I've put this following crt.s file together which works for me at the moment.

Sorting out the compiler environment 3: a starter makefile

Again I've fallen back on Martin Thomas for some help here. Martin produced an excellent template which I've modified slightly to suit the str912fw44 (arm966e). You can find this here. If you add more 'C' files to your project you need to include them in the section 'SRCARM'. Suppose you want to add a file 'helloworld.c'. You include this in your project by adding in a new line just after the existing one starting with SRCARM (or replace the existing one):
SRCARM += helloworld.c

A new project: Blinky

Ok, now for the 'hello world' equivalent of embedded systems: Make an LED flash on and off. The str9-comstick has an LED attached to the least significant bit (B0) of port 9. The code to make it blink is really quite straightforward and can be downloaded here. You might notice that the input/output port subsystem has to be turned on at first. This is typical of this processor which starts up in a pretty low power configuration. Just about all of the peripherals are turned off at boot time. Bear this in mind if something just refuses to work for you.
In order to build blinky you need to have all of the following files in the one directory: blinky.c
Type 'make' to build the program and if your paths are setup correctly all should be well and the executable program main.elf should be created.

Running blinky

Running and debugging a program on a development kit may seem a little arcane at first however if you persist it should become a little more 'natural' to you. First of all you need to run openocd as follows:
sudo openocd -f str9comstick.cfg
Note the use of 'sudo'. You need to run openocd at elevated privilege. This command assumes str9comstick.cfg is in the current directory and that the comstick is plugged in to you computer. I get the following message when I run it:

Open On-Chip Debugger 1.0 (2008-11-26-09:52) svn:unknown
BUGS? Read http://svn.berlios.de/svnroot/repos/openocd/trunk/BUGS
$URL: http://svn.berlios.de/svnroot/repos/openocd/trunk/src/openocd.c $
3000 kHz
Info: JTAG device found: 0x04570041 (Manufacturer: 0x020, Part: 0x4570, Version: 0x0)
Info: JTAG device found: 0x25966041 (Manufacturer: 0x020, Part: 0x5966, Version: 0x2)
Info: JTAG device found: 0x2457f041 (Manufacturer: 0x020, Part: 0x457f, Version: 0x2)
Warning:no tcl port specified, using default port 6666

The command does not exit unless an error occurs or you press CTRL-c.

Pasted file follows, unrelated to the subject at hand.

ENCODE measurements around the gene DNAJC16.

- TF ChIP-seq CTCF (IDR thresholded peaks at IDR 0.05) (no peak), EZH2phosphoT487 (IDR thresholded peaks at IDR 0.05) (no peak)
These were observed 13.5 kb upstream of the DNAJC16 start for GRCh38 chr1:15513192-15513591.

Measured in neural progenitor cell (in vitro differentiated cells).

Now to load the program to the chip. In a new terminal do the following:
telnet localhost 4444
This connects you to openocd and allows you to control the comstick as well as download programs to it.
Just to shed a little light on what's going on type in the following commands (within your telnet session):
flash info 0

You will see the following result (all going well):
#0: str9x at 0x00000000, size 0x00080000, buswidth 0, chipwidth 0
     # 0: 0x00000000 (0x10000 64kB) protected
     # 1: 0x00010000 (0x10000 64kB) protected
     # 2: 0x00020000 (0x10000 64kB) protected
     # 3: 0x00030000 (0x10000 64kB) protected
     # 4: 0x00040000 (0x10000 64kB) protected
     # 5: 0x00050000 (0x10000 64kB) protected
     # 6: 0x00060000 (0x10000 64kB) protected
     # 7: 0x00070000 (0x10000 64kB) protected
str9x flash driver info
This tells you that the debug system is basically working. It also tells you that there are 8 flash sectors each 64k long (total 512k). The memory is protected. In order to download your program you need to turn the protection off first as follows:
flash protect 0 0 7 off
Now download the program (your path to main.elf may vary):
flash write_image erase blinky/main.elf 0
To run your program you have to reset the comstick. This can be done with the reset command in the terminal window or by plugging it out and in again. If it seems not to run at first try stopping and restarting openocd as this resets the JTAG interface to the chip allowing it, in turn, to come out of reset.
Hopefully blinky works for you.

Next steps

Where to next? As far as I'm concerned, you've not really got into the interesting part of a microcontroller until you get to play with its interrupt system. So.... onwards to a timer interrupt based version of blinky.
A simple timer interrupt handler is available here. Untar everthing into a folder, run make and you should end up with an executable called main.elf which you can download to the comstick. When you reset the device as described above you should see the onboard LED flash repeatedly.

Comments and feedback

If you want to comment constructively :) on the above, or if you have questions contact me at frank dot duignan at dit dot ie.